One writer's experiment to tackle any subject his friends come up with.

Depth Perception


So it’s five to three, Josef is making me wait while he does his thing, and his man Tyrone is talking. Tyrone is always talking. One of these days it’s gonna put somebody in a mood, and they’re gonna tell him, tell him hard. I don’t wanna be around when it happens; I like the guy. He wears me out sometimes, but when it comes to getting in front of any unpleasantness directed at Josef, the man’s got a talent.

“I’ve been thinking about that view, Mr. James,” he says in that absurd tenor of his, gesturing at Josef’s window and the Strip beyond. I glance out at the same statues and buildings that are alawys there, and give him the polite nod, like I’m thinkin’ on it.

“It’s sort of unnatural, isn’t it?”

I give him the other look that sometimes gets him to go quiet again. “It’s Vegas, Ty. Nothing natural about it.”

“Well, yeah, I know all the usual reasons. There’s something more than that, though.” I’m all a-tingle to hear. Tyrone’s mental exercises can’t help but broadcast themselves, and I’m thinking of that dog with the record player when he says “Everything’s out of scale, aint it?”

“Mm-hmm.” Watching an ex-fullback pontificate on life’s esoterica has its moments.

“I mean like, really, you got these huge places like the Luxor with almost no detail, they look like they could be two stories tall and a block away. And then there’s these replicas like the Statue of Liberty you think are way bigger than they really are. Messes with you.”

The man has a point. From this angle, if I didn’t know the Eiffel was a mile in front of Caesar’s, I’d think is was about twice as big.

“And the way the place is all laid out on this flat desert, we don’t have any hills to break things up, or even to show up in the background.”

Another sound observation, if a little obvious. I do him the courtesy of expounding. “Yeah, kinda like everything’s foreground,” I nod, checking my watch.

“Yeah!” I may already be regretting the encouragement. “It’s all on top of you, right?” His boyish brick of a face is alight with epiphany.

I chuckle an “I guess so,” and reach for a smoke. Josef’s plumbing aint what it used to be, I wonder. De Luca’s just a few floors down, but it’s already five past and we haven’t left yet. As a younger man, Josef never would have stood for this kind of wait to keep him from business. Meticulous to a fault, keeping every appointment in that little black book of his, along with every contact, every business deal, every favor owed and every debt to be collected.

Tyrone’s squeaky tenor interrupts my ruminating. “Yeah, it’s kind of amazing that a place this big and open can feel so… immediate.”

My eyebrow goes up before I can stop it. I never had a poker face. That is some damn fine thinking, though, coming from one of the fellas usually hired post-head trauma.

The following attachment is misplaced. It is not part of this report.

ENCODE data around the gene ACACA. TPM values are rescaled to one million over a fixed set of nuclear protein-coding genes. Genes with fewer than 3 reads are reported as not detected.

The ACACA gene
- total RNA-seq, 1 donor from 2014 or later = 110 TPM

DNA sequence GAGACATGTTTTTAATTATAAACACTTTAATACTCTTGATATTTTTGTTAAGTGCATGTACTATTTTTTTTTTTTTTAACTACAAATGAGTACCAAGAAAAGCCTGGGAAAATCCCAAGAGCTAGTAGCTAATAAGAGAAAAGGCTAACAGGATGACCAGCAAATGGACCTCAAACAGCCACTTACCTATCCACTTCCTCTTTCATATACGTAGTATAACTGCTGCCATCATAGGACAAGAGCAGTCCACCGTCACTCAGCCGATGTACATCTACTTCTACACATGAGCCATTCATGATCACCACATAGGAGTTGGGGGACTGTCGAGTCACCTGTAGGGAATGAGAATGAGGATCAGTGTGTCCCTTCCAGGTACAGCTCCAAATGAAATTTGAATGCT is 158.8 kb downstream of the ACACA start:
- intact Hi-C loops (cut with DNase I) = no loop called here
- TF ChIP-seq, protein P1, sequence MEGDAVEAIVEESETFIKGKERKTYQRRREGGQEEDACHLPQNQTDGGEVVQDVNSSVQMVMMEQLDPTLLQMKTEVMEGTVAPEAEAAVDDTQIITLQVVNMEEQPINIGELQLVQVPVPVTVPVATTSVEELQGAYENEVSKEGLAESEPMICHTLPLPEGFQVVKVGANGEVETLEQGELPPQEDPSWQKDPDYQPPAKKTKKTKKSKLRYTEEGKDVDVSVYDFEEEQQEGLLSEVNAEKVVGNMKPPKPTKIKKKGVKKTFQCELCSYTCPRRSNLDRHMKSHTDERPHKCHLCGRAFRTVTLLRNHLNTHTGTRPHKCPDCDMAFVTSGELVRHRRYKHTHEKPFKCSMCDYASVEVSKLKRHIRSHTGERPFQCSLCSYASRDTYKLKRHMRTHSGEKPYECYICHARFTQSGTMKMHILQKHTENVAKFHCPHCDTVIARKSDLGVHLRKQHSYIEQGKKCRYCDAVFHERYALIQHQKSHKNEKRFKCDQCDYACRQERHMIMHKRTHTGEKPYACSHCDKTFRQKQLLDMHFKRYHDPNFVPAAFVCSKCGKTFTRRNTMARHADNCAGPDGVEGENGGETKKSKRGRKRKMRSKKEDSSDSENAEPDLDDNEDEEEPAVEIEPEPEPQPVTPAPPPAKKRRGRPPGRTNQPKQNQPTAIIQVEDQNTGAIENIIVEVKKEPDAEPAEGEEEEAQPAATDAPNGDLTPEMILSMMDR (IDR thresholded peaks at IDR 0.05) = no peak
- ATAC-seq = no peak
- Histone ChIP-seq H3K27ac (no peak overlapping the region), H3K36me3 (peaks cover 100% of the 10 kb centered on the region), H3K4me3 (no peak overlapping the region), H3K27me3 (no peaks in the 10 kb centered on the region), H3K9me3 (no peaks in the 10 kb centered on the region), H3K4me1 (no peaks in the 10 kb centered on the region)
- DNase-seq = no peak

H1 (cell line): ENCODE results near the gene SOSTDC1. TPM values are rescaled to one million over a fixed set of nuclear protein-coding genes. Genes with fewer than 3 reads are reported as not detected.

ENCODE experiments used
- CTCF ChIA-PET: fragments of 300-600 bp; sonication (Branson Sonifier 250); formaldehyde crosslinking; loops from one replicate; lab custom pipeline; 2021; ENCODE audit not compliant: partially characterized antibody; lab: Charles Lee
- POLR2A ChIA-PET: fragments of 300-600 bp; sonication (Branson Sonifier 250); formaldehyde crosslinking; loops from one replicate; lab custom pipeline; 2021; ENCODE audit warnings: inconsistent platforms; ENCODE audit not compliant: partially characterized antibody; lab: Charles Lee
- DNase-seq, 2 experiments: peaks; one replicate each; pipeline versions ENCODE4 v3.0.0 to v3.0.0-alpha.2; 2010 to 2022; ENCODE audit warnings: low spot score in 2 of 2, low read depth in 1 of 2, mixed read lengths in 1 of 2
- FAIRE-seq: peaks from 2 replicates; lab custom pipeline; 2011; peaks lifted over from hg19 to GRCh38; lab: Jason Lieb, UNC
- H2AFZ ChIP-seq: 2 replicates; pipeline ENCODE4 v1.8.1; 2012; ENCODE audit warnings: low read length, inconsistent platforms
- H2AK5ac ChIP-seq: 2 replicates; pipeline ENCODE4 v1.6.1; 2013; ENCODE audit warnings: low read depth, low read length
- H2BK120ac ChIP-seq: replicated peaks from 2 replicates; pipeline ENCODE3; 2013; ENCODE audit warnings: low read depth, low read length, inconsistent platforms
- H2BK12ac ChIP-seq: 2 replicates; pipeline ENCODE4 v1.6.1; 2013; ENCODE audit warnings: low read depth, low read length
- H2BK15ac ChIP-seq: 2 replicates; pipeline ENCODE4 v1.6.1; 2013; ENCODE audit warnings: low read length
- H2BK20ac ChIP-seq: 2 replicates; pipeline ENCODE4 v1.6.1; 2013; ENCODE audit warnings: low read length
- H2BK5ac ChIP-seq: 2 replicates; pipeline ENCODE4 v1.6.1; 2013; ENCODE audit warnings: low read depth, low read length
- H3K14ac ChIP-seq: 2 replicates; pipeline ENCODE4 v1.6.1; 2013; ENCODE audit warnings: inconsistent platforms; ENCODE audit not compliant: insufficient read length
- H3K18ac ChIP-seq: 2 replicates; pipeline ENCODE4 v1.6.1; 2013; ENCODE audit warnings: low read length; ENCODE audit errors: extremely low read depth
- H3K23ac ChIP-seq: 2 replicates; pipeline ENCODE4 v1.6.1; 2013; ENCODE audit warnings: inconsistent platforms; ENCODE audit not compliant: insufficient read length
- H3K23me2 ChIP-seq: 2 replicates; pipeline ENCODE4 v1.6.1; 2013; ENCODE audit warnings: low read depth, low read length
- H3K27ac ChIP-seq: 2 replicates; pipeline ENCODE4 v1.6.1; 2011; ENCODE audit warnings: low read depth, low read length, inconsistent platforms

“What really makes it all so clear, though, is,” Tyrone’s words fail him. “Well, how clear everything is. All this dry heat, we got no haze in the distance.”

The man has been taking his Ginkgo Biloba. All this talk reminds me of my first job here, and I’m starting to wonder why this stuff hadn’t occurred to me before. Maybe Tyrone’s smarter than I give him credit for. Or maybe he doesn’t have anything better to think about. Seems like lately he’s with Josef twenty-four seven; he’s probably spent a helluva lot of time looking out that window. At any rate, I’m feeling sociable enough to share my own insight.

“You know, I came here when I was just seventeen. Grew up in Appalachia, believe it or not.”

This gets an honest, surprised “No foolin’?” from Tyrone.

“Yeah, but I started getting sick of life in the hills about the time I hit puberty. One night I caught ‘Casino’ at the local drive-in, and that was it. The next day I was jumpin’ trains, and a couple weeks later they brought me here. One of Josef’s boys found me before I starved to death, and gave me my first job: this simple courier run, just a couple doors down at the Bellagio. I figured a cab would be a waste of time and money, thought I could pocket the petty cash myself. Course, ‘a couple doors down’ turns out to be about eight football fields. After jogging a half mile in the midday sun, I was a sweaty mess, and so was the package. I was lucky they let me in, the way I looked.” I take a long pull off the dart and smile. “I was real lucky Josef gave me another shot. Took about two years before the guys stopped calling me ‘Hayseed’. But I figured Vegas out quick: Everything’s right out there, in your face, but you don’t look any deeper and you’re done for.”